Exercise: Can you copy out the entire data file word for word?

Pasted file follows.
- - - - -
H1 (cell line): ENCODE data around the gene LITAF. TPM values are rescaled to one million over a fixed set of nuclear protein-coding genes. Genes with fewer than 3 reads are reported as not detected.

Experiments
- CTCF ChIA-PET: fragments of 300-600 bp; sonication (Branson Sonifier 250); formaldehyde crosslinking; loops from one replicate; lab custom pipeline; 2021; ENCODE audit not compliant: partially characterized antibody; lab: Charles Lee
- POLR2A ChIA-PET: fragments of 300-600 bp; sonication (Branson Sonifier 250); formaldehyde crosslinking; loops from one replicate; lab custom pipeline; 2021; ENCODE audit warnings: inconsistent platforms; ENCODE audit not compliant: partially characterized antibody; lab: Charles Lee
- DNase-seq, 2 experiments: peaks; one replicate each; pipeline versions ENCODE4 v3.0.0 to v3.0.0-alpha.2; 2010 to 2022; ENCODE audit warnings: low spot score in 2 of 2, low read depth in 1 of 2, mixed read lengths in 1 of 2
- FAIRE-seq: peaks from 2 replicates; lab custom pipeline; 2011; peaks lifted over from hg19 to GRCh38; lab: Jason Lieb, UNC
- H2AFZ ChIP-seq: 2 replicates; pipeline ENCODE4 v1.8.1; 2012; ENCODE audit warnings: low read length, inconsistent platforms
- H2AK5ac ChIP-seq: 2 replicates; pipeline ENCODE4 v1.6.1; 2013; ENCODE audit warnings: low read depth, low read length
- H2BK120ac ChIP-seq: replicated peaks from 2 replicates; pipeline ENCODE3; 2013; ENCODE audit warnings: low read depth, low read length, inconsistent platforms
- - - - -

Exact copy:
H1 (cell line): ENCODE data around the gene LITAF. TPM values are rescaled to one million over a fixed set of nuclear protein-coding genes. Genes with fewer than 3 reads are reported as not detected.

Experiments
- CTCF ChIA-PET: fragments of 300-600 bp; sonication (Branson Sonifier 250); formaldehyde crosslinking; loops from one replicate; lab custom pipeline; 2021; ENCODE audit not compliant: partially characterized antibody; lab: Charles Lee
- POLR2A ChIA-PET: fragments of 300-600 bp; sonication (Branson Sonifier 250); formaldehyde crosslinking; loops from one replicate; lab custom pipeline; 2021; ENCODE audit warnings: inconsistent platforms; ENCODE audit not compliant: partially characterized antibody; lab: Charles Lee
- DNase-seq, 2 experiments: peaks; one replicate each; pipeline versions ENCODE4 v3.0.0 to v3.0.0-alpha.2; 2010 to 2022; ENCODE audit warnings: low spot score in 2 of 2, low read depth in 1 of 2, mixed read lengths in 1 of 2
- FAIRE-seq: peaks from 2 replicates; lab custom pipeline; 2011; peaks lifted over from hg19 to GRCh38; lab: Jason Lieb, UNC
- H2AFZ ChIP-seq: 2 replicates; pipeline ENCODE4 v1.8.1; 2012; ENCODE audit warnings: low read length, inconsistent platforms
- H2AK5ac ChIP-seq: 2 replicates; pipeline ENCODE4 v1.6.1; 2013; ENCODE audit warnings: low read depth, low read length
- H2BK120ac ChIP-seq: replicated peaks from 2 replicates; pipeline ENCODE3; 2013; ENCODE audit warnings: low read depth, low read length, inconsistent platforms